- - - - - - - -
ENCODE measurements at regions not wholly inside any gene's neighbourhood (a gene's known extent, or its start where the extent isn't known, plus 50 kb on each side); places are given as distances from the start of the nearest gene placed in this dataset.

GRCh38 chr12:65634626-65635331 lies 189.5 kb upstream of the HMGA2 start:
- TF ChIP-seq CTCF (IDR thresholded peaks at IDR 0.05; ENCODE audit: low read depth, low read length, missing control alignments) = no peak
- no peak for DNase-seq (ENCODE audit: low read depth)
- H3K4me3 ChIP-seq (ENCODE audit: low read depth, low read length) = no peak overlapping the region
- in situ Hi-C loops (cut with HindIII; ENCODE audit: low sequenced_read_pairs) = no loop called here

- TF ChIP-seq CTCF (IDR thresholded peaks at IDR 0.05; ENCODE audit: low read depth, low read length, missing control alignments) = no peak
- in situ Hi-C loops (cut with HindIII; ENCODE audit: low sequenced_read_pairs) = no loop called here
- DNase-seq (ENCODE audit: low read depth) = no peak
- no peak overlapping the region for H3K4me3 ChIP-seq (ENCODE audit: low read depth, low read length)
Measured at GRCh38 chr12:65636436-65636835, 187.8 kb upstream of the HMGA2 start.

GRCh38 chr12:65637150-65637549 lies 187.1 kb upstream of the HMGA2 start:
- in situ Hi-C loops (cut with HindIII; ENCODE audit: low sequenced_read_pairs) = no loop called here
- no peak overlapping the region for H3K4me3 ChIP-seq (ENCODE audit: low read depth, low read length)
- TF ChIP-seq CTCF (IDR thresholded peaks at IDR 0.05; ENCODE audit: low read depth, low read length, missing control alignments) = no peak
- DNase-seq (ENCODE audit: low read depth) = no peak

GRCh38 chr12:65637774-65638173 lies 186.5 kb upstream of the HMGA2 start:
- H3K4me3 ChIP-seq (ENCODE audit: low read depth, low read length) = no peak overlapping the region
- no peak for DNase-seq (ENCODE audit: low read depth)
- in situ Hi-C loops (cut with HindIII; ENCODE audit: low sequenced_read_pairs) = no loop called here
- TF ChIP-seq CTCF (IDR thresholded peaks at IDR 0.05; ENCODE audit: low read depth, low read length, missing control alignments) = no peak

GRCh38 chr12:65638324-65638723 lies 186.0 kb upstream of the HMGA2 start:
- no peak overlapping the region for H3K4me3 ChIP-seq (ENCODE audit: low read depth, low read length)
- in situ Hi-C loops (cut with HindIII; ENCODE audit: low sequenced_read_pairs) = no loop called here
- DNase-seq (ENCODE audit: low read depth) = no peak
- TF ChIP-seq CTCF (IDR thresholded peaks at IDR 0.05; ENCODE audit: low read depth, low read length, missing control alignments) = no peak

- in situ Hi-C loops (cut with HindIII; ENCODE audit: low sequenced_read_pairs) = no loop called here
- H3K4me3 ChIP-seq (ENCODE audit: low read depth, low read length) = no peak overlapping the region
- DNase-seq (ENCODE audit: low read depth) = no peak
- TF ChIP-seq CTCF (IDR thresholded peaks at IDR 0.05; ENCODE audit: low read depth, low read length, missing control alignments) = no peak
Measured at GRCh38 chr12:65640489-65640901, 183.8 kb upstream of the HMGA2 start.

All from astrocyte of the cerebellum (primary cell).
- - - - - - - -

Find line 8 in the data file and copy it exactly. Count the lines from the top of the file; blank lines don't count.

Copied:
- in situ Hi-C loops (cut with HindIII; ENCODE audit: low sequenced_read_pairs) = no loop called here